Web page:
Wednesday, October 24, 2012

Ugh, Math

So... I can't get this French court gown idea out of my head.  Something like this would be what I'm aiming for:

Robe a la francaise [French or Austrian]  The Metropolitan Museum of Art
I have this gorgeous gold embroidered faux silk, which is basically begging to be made into something extravagant.

Problem is, it's a curtain panel I bought on clearance, and it was the only one left at that particular store.  There are other stores I can check to find more, but first I need to know exactly how many curtains it'll take to make this beauty.  Hence the math.

I've pulled out my pattern, Simplicity 3637, which will provide the basic framework for the gown.  I'm sure I'll make changes to the overall look, but I think it's a good starting point.

So here's my problem.  The back of the pattern calls for 20 1/2 yards of 45" wide fabric.  20 1/2 yards!!!!  Who could ever afford to make this from the expensive "brocade, silk shantung, damask, or dupioni" that the pattern calls for?

Of course, this yardage includes the petticoat, which could easily be made with only the front panel out of the expensive stuff since the sides and back don't show.  It also includes the miles of self-trim that decorate the front of the overskirt and petticoat.  This could easily be made from contrasting fabric.  However, Simplicity doesn't break it down for you and say "you need this much for the petticoat, this much for the gown, and this much for the trim."  Oh, no.  That would be the easy way.  :|

So here I am studying the cutting layout section of the directions, which I never look at under normal circumstances.  I usually find much more efficient cutting layouts than the instructions - which is usually because I don't have "enough" fabric to make the garment in question.  :p

Anyway, this section does break it down into parts of the gown.  The trim section involves cutting strips across the whole width of fabric - twelve strips of 5" wide, three of 6", and four of 7".  This all adds up to 106" - two inches shy of three yards.  Three yards of fabric eaten away by trim.  No thanks.

Now here's an interesting bit.  There are no pattern pieces for the Gown Back or Petticoat Front and Back.  Instead, the instructions say to cut two panels 23.5" wide and 66" long, and two panels 43.5" and 51" long.  So if only my petticoat front is going to be the nice fabric, I can nix one of those 43.5x51" panels, as well as the Petticoat Side Front and Side Back pieces.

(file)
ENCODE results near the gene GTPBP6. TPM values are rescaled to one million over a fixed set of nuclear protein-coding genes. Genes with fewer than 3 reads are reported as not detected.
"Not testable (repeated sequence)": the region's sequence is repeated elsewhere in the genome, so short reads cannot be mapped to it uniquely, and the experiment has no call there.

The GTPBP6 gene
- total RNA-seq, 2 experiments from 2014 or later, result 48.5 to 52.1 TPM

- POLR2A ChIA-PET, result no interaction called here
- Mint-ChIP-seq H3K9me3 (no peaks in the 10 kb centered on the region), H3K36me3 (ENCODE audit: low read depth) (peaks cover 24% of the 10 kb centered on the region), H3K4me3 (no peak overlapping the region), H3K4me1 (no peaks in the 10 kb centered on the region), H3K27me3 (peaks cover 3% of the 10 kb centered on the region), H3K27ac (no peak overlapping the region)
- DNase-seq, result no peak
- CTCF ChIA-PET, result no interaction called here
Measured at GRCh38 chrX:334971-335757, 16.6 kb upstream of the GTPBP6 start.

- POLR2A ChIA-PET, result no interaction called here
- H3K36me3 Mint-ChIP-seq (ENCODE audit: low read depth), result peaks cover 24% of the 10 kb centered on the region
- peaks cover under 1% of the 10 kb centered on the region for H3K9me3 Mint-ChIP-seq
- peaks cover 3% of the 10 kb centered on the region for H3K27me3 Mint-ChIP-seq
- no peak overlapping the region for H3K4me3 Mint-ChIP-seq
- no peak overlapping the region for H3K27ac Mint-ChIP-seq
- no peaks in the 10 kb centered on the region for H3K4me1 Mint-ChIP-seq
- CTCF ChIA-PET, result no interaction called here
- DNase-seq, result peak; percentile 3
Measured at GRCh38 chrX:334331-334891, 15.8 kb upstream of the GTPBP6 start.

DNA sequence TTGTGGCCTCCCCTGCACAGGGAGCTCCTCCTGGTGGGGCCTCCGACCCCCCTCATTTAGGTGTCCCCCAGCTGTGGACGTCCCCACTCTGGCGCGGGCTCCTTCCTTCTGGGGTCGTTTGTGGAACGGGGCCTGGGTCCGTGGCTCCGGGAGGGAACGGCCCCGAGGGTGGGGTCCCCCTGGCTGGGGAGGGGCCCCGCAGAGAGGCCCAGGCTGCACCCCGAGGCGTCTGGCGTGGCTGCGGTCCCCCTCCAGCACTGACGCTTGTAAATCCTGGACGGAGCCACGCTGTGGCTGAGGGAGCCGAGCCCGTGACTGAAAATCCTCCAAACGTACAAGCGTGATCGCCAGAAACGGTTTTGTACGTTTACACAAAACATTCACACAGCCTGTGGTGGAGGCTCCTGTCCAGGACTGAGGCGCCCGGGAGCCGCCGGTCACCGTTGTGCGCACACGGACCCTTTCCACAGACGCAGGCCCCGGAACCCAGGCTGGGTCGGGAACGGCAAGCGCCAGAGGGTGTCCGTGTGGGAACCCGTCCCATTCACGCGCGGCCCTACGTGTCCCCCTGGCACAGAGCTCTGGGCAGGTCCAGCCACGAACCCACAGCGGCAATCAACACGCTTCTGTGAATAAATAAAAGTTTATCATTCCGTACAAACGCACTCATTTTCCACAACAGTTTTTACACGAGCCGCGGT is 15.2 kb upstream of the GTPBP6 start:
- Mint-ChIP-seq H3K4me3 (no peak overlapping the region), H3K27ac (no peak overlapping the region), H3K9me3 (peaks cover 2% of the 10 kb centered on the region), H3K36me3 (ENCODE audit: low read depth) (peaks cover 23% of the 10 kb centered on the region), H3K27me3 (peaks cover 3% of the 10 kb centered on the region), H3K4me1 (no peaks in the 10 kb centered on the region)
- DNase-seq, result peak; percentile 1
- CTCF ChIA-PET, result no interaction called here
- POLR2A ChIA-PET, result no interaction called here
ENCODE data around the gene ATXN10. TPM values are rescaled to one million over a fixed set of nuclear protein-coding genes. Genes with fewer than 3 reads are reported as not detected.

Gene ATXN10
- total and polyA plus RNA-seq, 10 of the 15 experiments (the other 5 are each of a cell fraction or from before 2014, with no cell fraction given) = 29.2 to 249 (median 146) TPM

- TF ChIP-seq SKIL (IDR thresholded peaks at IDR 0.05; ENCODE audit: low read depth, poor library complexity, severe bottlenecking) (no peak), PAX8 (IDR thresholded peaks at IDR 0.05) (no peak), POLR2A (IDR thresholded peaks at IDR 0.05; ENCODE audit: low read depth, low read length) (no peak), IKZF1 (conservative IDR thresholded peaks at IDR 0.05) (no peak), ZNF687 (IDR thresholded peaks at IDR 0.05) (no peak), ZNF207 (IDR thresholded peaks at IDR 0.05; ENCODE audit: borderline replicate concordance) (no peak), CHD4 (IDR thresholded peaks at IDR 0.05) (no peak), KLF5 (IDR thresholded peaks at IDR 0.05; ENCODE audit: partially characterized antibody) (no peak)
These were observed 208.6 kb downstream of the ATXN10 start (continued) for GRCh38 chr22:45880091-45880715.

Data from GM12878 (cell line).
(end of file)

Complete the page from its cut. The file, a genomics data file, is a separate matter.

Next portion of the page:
Pieces highlighted in yellow are the ones I need from the curtains.  Blue can be cheaper fabric.  
At this point I think I'm going to have to break out the actual pattern pieces and lay them out on my curtain.  It's 55x84", before I unpick the edges, so it's far wider than the 45" fabric the pattern calls for, anyway.  And I need to know how many more curtains to get, not how many yards of cut fabric to buy.  It just has to be complicated, doesn't it?

I guess now I know.  One pattern piece told me the whole story.  This pattern EATS fabric!  I laid out piece number 9, Skirt Side Back, and I could only fit one on the curtain.  That means I'd need at least three more to do this right.

I was just about to give up, when I suddenly thought to turn the pattern piece sideways.  It just *barely* fit!  And I was able to get number 8 (Skirt Front) next to it, with room to spare for several of the smaller pieces like the bodice and sleeves.

Slightly less depressing
So if I lay out my gown on the width of the curtain, I'll only need two more.  Trouble is, I'll have to piece the Gown Back rectangles, which is not ideal.  But if I can only find two more curtains, I'll probably still go for it.  If I can't find any, this gown will go back to being a petticoat, and I will be sad.  Anyway, tomorrow I shop around.  Wish me luck!


  1. Just found your blog through others... That pattern kinda sucks in many ways, most specifically in that it's a modern take on a historical dress not a historical pattern made to fit modern bodies. I'd highly recommend completely scrapping that pattern (maybe save it for a few pieces as guides and such) but check out This site is the main one that I've used to construct the robe a la francais I'm making for my mother (still not done) but is a huge help on piecing it together so it looks right.

    And you have it right that most of that trim eats up fabric. Another saver you can use is in the petticoat: only the full front piece and about a foot or or so on the bottom the entire way around need to be the outer fabric (unless you plan to polonaise this gown that is), so you can get by with using a cheaper fabric such as a cotton in a similar color. It's more piecing but saves on the nicer material.

  2. Thanks for the tips, Michael! The site is very informative, but I wish they had photos for the step-by-step process. Anyway, I'm sure I'll figure it out. :)

  3. If you want step-by-step photos, try Katherine's blog The Fashionable Past. She has an 8-article series on draping a francais from scratch. Lots and lots of photos.

    You might also take a look at Rockin' the Rococo here:

    Good luck!